This method employed to purify silver containing lead as an impurity. The impure silver is heated in a shallow vessel made of bone-ash under a blast of air. The lead is easily oxidized to powdery lead monoxide. Most of it is carried away by the blast of air. The rest melts and is absorbed by the bone ash cupel. Pure silver is left behind. Silver itself is not oxidized under these conditions.

By Distillation

Some metals have very low melting point and soon vaporize on heating while the associated impurities remain the solid state. Zinc, mercury and arsenic are purified by this method. Vacuum distillation gives very pure product and is used in the refining of the metals of IA and IIA.

By Fractional Distillation

This process is applied for the separation of cadmium from zinc. In the metallurgy of zinc, the metal is invariably associated with cadmium. The impure zinc is mixed with powdered coke and heated when the first portion of the condensate contain cadmium while zinc is obtained in the subsequent portions.

By Electrolytic Refining

This a very convenient method for refining many impure metals. Most of the metals such as copper, silver, gold, zinc and chromium are refined electrolytically. The impure metal is made the anode and a thin sheet of the pure metal as cathode. A solution of a salt of the metal serves as the electrolyte. On passing an electric current through the electrolyte, the metal dissolves in the electrolyte by oxidation of the anode and pure metal is deposited at the cathode. The impurities present in the anode either dissolve in the electrolyte or collect below the anode as anode mud. In the electrolytic refining of copper, impurities of iron and zinc are dissolved in the electrolyte and white gold, platinum and silver are left behind as anode mud.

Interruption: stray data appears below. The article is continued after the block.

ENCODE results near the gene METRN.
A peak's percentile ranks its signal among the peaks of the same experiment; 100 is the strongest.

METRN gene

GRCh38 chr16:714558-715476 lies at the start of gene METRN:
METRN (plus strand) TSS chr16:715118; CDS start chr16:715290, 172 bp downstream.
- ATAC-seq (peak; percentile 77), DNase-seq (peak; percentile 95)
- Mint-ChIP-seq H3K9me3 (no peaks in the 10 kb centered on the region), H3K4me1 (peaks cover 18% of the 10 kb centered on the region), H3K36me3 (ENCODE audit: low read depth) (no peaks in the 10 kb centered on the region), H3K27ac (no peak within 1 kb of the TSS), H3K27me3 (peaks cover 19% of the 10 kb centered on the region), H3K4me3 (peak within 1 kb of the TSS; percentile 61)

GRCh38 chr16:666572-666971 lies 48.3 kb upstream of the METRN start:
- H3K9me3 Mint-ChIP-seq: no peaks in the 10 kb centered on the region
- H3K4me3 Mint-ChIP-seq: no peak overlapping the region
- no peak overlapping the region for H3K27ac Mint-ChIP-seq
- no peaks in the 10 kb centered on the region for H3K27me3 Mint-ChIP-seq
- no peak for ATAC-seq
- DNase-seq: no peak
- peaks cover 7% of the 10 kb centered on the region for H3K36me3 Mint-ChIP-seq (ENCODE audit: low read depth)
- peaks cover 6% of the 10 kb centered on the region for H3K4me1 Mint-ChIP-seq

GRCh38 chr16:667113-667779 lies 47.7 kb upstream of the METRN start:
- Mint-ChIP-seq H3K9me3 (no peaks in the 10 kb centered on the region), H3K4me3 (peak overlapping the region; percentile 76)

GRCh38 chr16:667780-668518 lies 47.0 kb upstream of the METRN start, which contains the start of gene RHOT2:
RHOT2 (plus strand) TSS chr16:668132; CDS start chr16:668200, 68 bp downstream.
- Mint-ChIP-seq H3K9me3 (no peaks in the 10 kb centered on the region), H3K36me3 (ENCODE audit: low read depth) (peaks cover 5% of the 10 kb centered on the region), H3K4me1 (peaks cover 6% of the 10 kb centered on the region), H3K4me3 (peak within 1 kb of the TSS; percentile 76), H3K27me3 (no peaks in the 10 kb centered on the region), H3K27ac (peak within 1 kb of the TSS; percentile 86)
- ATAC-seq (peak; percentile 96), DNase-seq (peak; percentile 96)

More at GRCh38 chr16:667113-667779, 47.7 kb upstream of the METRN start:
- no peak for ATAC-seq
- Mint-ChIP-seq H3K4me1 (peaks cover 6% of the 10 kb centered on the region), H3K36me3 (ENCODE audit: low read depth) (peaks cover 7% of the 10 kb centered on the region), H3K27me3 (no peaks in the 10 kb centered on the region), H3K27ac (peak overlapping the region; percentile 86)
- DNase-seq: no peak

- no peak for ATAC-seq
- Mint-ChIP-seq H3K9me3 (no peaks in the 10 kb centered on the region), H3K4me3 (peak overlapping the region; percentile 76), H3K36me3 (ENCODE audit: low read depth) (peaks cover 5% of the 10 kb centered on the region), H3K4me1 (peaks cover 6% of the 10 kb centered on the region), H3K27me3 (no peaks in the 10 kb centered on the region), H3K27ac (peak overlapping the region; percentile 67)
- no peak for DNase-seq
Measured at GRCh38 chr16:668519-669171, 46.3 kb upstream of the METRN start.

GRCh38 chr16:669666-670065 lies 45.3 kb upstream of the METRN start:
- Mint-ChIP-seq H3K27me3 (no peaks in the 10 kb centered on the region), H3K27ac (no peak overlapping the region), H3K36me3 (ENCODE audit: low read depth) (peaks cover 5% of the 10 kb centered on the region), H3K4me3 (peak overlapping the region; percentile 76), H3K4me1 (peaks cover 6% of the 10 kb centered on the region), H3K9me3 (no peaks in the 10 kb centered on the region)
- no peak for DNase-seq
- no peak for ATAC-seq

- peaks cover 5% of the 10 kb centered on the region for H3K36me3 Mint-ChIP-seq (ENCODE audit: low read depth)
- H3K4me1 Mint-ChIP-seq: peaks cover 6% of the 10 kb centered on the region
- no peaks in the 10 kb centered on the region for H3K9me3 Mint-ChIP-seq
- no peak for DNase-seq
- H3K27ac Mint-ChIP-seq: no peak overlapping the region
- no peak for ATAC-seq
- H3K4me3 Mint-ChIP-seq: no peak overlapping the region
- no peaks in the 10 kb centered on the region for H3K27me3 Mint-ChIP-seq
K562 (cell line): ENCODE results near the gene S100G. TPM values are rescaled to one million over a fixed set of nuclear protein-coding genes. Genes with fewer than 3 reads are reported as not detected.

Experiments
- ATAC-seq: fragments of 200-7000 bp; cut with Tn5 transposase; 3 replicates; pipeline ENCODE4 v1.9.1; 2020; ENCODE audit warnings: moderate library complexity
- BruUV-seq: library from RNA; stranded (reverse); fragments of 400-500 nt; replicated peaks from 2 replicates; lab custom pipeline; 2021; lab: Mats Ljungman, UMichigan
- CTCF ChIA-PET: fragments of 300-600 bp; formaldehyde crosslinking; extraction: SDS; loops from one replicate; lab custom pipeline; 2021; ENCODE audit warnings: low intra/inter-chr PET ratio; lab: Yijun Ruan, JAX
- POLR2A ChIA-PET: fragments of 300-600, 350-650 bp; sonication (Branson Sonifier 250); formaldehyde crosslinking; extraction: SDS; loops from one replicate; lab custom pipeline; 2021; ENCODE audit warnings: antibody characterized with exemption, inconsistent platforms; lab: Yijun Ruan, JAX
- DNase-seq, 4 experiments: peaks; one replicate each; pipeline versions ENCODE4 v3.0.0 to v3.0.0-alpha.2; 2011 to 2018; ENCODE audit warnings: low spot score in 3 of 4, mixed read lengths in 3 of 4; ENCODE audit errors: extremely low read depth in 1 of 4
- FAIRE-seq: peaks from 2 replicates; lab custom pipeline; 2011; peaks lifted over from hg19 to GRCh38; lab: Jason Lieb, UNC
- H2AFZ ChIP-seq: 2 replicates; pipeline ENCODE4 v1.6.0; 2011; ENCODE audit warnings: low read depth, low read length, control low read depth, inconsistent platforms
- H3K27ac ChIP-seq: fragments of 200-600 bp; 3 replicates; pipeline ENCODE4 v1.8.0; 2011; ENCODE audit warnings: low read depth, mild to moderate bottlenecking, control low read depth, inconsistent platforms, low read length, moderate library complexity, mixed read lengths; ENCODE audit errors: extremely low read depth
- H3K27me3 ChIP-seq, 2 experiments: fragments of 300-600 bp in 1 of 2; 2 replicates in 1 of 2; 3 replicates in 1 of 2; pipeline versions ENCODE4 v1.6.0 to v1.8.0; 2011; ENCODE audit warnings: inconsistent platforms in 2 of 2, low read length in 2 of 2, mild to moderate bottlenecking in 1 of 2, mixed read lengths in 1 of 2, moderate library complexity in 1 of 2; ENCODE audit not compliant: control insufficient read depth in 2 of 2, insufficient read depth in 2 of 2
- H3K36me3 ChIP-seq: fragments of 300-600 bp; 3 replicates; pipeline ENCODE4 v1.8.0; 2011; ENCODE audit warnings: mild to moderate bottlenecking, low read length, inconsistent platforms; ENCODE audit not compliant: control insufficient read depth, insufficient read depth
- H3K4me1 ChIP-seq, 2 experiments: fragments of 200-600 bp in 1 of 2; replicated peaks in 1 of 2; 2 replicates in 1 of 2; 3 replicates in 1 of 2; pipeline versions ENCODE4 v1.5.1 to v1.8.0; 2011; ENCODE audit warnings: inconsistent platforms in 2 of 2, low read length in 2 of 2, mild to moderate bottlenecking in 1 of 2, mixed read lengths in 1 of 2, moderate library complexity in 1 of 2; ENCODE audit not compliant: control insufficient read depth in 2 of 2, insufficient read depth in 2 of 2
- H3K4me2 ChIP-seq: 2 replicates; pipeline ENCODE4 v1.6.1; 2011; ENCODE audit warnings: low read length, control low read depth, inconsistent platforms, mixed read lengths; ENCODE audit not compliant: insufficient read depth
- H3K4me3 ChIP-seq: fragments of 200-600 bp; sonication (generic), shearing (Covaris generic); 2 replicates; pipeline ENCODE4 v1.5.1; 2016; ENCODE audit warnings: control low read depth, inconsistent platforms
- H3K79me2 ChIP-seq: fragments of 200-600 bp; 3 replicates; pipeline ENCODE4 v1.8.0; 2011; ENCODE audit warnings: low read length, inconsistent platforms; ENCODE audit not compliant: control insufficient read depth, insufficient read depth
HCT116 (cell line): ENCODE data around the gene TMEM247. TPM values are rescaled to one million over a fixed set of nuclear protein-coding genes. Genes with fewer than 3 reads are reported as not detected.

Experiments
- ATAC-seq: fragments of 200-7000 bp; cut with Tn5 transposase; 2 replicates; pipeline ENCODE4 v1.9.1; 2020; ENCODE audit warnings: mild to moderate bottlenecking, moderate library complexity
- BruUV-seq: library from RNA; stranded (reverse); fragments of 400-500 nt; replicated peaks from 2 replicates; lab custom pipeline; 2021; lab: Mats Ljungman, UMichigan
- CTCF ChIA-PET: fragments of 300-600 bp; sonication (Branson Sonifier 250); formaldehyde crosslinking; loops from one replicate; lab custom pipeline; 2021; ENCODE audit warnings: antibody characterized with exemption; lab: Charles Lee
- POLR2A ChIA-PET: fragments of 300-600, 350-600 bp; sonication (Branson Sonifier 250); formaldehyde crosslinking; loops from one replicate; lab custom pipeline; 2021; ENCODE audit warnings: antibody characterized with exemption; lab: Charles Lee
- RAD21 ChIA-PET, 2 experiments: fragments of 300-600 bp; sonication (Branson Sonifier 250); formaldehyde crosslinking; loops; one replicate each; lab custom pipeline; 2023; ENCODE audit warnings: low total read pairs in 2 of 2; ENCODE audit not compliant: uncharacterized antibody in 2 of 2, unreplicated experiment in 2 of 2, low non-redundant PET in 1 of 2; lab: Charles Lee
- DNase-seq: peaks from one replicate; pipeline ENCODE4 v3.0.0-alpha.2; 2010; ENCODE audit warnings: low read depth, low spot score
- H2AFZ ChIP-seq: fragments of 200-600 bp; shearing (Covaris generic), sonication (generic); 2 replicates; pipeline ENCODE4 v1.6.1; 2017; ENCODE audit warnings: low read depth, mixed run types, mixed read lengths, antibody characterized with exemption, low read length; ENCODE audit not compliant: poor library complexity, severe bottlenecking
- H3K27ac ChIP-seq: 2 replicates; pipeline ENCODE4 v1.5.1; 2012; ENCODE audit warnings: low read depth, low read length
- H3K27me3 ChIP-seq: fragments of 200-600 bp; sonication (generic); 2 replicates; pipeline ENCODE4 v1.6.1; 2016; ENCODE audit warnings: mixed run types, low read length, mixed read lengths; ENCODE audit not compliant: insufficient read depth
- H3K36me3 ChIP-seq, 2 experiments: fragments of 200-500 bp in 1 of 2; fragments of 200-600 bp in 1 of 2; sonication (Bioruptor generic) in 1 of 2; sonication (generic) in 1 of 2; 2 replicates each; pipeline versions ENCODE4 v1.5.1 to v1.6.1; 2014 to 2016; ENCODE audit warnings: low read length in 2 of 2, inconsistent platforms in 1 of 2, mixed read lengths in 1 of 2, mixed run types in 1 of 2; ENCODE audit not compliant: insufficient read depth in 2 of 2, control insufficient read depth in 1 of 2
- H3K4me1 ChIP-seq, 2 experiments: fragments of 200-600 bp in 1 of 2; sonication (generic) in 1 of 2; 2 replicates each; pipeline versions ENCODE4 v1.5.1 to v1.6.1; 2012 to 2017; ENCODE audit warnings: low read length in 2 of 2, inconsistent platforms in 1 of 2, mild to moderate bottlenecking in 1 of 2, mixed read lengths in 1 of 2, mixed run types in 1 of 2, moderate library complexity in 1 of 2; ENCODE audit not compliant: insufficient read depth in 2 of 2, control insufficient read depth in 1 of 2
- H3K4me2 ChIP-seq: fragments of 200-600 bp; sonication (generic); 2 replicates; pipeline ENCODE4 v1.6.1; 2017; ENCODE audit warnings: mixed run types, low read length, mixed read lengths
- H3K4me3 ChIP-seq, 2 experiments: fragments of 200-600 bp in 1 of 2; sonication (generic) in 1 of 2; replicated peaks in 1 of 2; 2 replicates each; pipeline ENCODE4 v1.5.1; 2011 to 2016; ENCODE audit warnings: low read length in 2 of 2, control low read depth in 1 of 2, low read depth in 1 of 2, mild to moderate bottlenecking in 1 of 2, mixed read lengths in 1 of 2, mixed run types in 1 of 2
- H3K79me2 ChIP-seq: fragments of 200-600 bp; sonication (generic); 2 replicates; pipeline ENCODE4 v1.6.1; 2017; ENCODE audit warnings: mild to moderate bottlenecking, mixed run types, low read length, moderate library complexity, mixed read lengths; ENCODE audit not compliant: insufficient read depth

Van-Arke Method

This is used for getting ultra pure metals. The principle involved is to convert the metal to a volatile unstable compound and to subsequently decompose it to give the pure metal. The impurities present should be such as not to be affected. Metals like titanium, zirconium etc. are purified by using this method.

Ti(s) + 2I2(g)  Ti I4(g)
TiI4(g)  Ti(s) + 2I2(g)

Zone- Refining

Meals of very high purity can be obtained by this method by removing an impurity, which shows difference in solubility of the liquid and solid states of the metal. A circular heater is fitted around a rod of impure metal and is slowly moved down the rod. At the heated zone, the rod mellts and as the heater passes on, pure metal crystallizes while impurities pass into the adjacent molten part. In this way, the impurities are swept over one end of the rod, which is finally discarded. The heater may have to be moved from one end to the other more than once. Ge, Si and Ga are used as semiconductors are refined in this manner; gallium-arsenide and indium-antimonide are also zone refined.


Chromatography (Ion Exchange Method)

Chromatography is based on the differential adsorption of the various components in a mixture on a suitable adsorbent. In its various forms like column chromatography, TLC (Thin Layer Chromatography), GLC (Gas Liquid Chromatography), Ion-exchange chromatography and Paper chromatography, it is widely used for the separation of mixtures and concentration, identification and refining of materials.